Understanding Economics Instructor: Lindy Davies

Part 1 – Asking the Four (Right) Questions

Our first task is to get clear about what we want to know. We survey a long list of economic problems, and identify four basic questions that a course in political economy must address: 1. Why is there poverty, amid progress? 2. Why are there Boom/Bust cycles? 3. Must society trade between efficiency and equity? 4. Must society trade between prosperity and environmental sustainability?

The Henry George School of Social Science announces our newest online course, Understanding Economics.  This course will provide a basic introduction to Economic theory, as well as to Henry George’s principles, in several short, easy lessons.

These lectures were developed for the Henry George School, by Mr. Lindy Davies.   Mr. Davies is the Program Director of the Henry George Institute and the Editor of the Georgist Journal. He has written and edited Georgist curricular materials for more than two decades. He is the author of The Alodia Scrapbook, Editor of The Mason Gaffney Reader, and creator of the abridged edition of Henry George’s The Science of Political Economy.  

Part 2 – Why is There Poverty?

Over the years, various reasons have been proposed to account for persistent poverty in a progressive society. Is poverty caused by overpopulation? By a lack of capital investment? Is poverty an inherent part of a capitalistic society? We examine each of these ideas.

Part 3 – Definitions in Political Economy

It is essential that we know what our terms mean. This can be problematic in economic study, because it uses terms differently than people do in everyday speech. Furthermore, there are key differences between microeconomics, which studies behavior of individuals and firms, and political economy, which explores the production and distribution of wealth in the whole society.

Part 4 – The Laws of Distribution

We develop an economic model using the island of Manhattan as our example that shows the basic principles of how society’s wealth gets divided among the factors of production.

Part 5 – The Dog in the Manger

Since land is fixed and supply, and needed for all production, it tends in increase in value faster than overall economic growth. This leads to the phenomenon of land speculation. We explore the economic, social and environmental costs of this practice.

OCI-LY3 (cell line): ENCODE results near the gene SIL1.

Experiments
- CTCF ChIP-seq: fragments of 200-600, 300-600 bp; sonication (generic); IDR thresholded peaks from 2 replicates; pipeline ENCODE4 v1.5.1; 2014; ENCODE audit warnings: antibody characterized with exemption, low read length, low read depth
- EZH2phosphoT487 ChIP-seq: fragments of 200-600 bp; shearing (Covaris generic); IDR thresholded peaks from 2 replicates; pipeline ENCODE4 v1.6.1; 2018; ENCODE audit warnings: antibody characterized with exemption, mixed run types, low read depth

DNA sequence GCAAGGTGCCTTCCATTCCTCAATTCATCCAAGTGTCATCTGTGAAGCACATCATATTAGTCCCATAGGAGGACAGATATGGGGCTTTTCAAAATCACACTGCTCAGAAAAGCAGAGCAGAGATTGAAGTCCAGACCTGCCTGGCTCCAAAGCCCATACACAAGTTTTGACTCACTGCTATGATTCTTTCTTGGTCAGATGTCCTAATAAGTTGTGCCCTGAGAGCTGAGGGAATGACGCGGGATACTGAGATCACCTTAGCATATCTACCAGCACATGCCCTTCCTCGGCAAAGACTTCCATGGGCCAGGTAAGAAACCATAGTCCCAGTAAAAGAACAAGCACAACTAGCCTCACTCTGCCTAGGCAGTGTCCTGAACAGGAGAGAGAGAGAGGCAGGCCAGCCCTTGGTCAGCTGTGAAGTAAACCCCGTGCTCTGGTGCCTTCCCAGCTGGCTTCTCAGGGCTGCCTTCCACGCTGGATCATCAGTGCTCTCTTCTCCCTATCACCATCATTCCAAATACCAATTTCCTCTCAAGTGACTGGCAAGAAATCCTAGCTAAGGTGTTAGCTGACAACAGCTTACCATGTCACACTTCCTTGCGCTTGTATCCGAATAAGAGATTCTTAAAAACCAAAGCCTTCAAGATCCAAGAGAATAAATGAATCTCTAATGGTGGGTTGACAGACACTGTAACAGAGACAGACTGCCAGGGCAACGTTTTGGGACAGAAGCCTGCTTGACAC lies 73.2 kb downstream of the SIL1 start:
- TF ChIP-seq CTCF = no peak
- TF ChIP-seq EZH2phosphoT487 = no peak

Part 6 – Capital in Political Economy

Some consider “Capital” to be a social class, but our study of political economy defines capital as simply the physical stuff, products of labor, that is used in production. We explore various kinds of capital and their roles in production and distribution.

Part 7 – The Boom/Bust Cycle 

Cyclical downturns have plagued economies for centuries. What causes them? We survey the history of booms & busts and consider various theories of why they happen. What do they all have in common?

Part 8 – The Boom Bust Saga Continues

Our saga of the Boom/Bust cycle continues into the 20th century, in which society endured the biggest Bust ever. After the Great Depression, various policies were implemented to blunt the severity of economic downturns. But is there a way they can be eliminated?

Part 9 – Picturing the Boom/Bust Cycle 

The dance of curves on supply and demand charts, applied to aggregate production, provides us with another way to see how these dynamic forces interact. It becomes clear that if society could eliminate both land speculation and taxes that burden production, it could enjoy sustainable prosperity without recessions.

Part 10 – Henry George’s Remedy

George’s remedy came to be known as the “Single Tax: the collection of the rent of land for public revenue, and the elimination of taxes on labor and capital”. First we consider the question of whether such a policy accords with the principles of justice.

Part 11 – The Remedy

The basic principles of sensible taxation policy have been agreed upon, ever since Adam Smith first articulated them in his “Canons of Taxation.” We evaluate various sources of public revenue according to those principles, and see that all takes are not created equal.

Part 12 – Application of the Remedy

“We already take some rent in taxation,” Henry George wrote. “We have only to make some changes in our modes of taxation to take it all.” That seems easy enough, yet it has proved challenging politically. Also, there are some key differences between a limited application of the Georgist Remedy and its full-scale adoption.

Part 13 – Frequently-Asked Questions

We address a broad sampling of common critiques of the Georgist proposal. Leo Tolstoy said, “People to not disagree with the teaching of George, they simply do not know it. He who becomes acquainted with it cannot but agree.” Was Tolstoy right?

Part 14 – How Much Rent is There?

If we grant that the rent of land is the ideal source of public revenue, can we show that there would be enough of it to satisfy the needs of a modern government? What is the state of knowledge on the aggregate amount of rent today — and how would that total change, if George’s Remedy were in effect?

Part 15 – Sustainability Squared, with Dr. Polly Cleveland

Join our interview with a special guest, environmental economist Dr. Polly Cleveland, on the structural economic forces that intensify environmental damage today. By eliminating wasteful subsidies, and using more labor and less capital and land, we can move toward sustainable prosperity. Dr. Cleveland explains how Georgist policy is a key part of this potential transformation.

Part 16 – The Law of Human Progress

Did modern industrial, national economies curse themselves, when they appropriated and commodified the natural world? What are the basic elements of human progress, and how can they be sustained in a rapidly-changing, globalizing economy?

Henry George’s principles. Our society. Your life. Discover it all, free.